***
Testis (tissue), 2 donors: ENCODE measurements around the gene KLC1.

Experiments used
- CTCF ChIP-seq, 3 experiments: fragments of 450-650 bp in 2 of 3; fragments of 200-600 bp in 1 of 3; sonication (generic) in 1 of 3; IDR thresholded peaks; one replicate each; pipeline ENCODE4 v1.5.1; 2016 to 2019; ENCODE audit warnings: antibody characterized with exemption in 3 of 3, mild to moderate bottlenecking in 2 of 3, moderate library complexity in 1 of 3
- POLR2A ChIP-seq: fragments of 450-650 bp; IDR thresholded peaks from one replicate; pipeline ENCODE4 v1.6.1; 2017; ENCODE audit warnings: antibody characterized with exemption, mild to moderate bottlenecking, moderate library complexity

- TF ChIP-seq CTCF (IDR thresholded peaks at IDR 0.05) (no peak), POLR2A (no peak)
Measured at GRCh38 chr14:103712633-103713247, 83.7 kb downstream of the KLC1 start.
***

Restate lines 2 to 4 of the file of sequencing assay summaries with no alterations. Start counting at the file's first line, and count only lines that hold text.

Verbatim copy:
Experiments used
- CTCF ChIP-seq, 3 experiments: fragments of 450-650 bp in 2 of 3; fragments of 200-600 bp in 1 of 3; sonication (generic) in 1 of 3; IDR thresholded peaks; one replicate each; pipeline ENCODE4 v1.5.1; 2016 to 2019; ENCODE audit warnings: antibody characterized with exemption in 3 of 3, mild to moderate bottlenecking in 2 of 3, moderate library complexity in 1 of 3
- POLR2A ChIP-seq: fragments of 450-650 bp; IDR thresholded peaks from one replicate; pipeline ENCODE4 v1.6.1; 2017; ENCODE audit warnings: antibody characterized with exemption, mild to moderate bottlenecking, moderate library complexity